Iran—Since the return to power of Winston Churchill, the British government has been endeavoring to persuade the young shah to oust Premier Mossadegh and, with the aid of the Iranian Army, take control of the country.
In effect, what the British are proposing is a royal dictatorship.
Egypt—The Churchill government is making strenuous undercover efforts to organise a number of small parties into a coalition sufficiently powerful to kick out the ruling Wafd regime. Biggest hitch in this scheme is finding a leader capable, and willing, to head up this British-inspired coalition government. So far, all likely prospects have shied away from this role because of fear of assassination by the extreme nationalist Moslem Brotherhood.
Acheson stated that he has no confirmation from any source of an intelligence report about a sensational British scheme regarding Iran.
According to this G-2 information, Churchill is alleged to have put out feelers to Stalin to cut up Iran, with the northern half (chiefly the province of Azerbaijan, which adjoins Russia) being occupied by the latter, and the remainder, which has the fiercely-controversial oil resources, taken over by the British. Mohammed Riza Pahlevi would continue to reign as Shah, presumably, under joint Anglo-Soviet protection.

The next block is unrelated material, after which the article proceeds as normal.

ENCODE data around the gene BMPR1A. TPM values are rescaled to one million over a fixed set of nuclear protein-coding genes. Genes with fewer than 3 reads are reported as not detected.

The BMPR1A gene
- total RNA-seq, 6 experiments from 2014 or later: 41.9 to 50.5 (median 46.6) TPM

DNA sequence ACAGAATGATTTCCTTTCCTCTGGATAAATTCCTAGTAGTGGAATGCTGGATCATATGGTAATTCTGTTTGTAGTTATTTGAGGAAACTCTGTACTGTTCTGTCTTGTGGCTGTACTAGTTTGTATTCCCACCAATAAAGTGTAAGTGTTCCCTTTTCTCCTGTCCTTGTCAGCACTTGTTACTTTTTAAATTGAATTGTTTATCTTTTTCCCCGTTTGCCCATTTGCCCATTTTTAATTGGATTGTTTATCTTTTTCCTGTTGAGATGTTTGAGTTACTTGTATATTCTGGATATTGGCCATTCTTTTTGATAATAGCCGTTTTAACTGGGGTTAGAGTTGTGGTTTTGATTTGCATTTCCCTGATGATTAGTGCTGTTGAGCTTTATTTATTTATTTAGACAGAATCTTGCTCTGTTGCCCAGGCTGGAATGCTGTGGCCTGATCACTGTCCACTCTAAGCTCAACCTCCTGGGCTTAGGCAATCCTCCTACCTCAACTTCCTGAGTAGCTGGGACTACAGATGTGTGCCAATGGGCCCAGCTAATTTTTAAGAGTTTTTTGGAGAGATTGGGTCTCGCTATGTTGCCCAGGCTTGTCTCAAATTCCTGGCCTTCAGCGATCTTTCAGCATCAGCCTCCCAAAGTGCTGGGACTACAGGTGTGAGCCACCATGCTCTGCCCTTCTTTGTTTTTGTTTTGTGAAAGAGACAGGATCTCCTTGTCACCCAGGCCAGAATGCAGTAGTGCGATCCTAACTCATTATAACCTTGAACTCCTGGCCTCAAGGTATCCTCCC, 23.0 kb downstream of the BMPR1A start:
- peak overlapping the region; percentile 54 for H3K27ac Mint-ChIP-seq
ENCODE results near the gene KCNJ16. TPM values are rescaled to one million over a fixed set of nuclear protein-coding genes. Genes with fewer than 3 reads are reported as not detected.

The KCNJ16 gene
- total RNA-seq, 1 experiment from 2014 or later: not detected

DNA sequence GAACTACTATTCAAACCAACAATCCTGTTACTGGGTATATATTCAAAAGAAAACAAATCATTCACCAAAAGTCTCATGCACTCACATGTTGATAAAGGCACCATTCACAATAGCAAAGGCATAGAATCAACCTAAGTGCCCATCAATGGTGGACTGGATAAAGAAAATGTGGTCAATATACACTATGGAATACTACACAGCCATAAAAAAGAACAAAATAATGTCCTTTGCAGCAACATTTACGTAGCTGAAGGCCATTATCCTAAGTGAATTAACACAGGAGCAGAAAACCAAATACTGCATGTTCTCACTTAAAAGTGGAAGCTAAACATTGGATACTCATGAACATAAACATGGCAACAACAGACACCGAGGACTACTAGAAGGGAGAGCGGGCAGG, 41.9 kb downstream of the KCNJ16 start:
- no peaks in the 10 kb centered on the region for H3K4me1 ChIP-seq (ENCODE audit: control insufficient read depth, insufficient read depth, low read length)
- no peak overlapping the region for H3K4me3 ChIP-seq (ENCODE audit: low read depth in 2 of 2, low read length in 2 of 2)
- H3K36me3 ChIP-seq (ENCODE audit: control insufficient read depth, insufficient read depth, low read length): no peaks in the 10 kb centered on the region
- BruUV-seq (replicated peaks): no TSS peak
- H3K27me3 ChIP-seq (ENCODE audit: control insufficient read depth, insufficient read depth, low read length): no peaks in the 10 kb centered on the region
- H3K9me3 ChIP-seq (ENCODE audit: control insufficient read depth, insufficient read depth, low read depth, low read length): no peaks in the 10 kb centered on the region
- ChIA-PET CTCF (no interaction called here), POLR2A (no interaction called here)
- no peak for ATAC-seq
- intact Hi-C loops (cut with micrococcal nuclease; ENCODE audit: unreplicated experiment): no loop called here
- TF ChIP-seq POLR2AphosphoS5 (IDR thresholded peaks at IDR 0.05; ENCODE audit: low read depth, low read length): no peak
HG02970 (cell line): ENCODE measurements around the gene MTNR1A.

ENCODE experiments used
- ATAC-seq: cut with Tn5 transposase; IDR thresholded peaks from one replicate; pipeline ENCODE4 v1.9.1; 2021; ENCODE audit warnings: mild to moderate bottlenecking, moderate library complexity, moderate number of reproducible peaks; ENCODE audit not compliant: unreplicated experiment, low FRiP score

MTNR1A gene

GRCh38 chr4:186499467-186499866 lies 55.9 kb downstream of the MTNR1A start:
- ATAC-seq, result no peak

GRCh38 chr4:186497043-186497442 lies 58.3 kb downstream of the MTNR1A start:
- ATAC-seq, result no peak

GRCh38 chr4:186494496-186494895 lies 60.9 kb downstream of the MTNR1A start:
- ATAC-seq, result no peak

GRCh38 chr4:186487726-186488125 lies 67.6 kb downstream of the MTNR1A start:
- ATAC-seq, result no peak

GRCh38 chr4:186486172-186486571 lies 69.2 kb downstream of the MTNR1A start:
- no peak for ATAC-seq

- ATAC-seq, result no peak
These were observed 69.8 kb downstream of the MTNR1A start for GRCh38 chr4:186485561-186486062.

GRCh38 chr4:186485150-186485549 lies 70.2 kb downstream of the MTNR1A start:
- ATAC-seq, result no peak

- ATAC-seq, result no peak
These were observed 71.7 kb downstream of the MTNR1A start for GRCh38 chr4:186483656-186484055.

In the conferences with the President, Acheson was sharply critical of British policies and tactics throughout the Middle East.
The secretary of state stressed two points: Britain's undercover operations are largely counter to U.S. efforts to work out peaceful solutions of the explosive problems, and London's maneuvers could easily precipitate war in the ancient cockpit.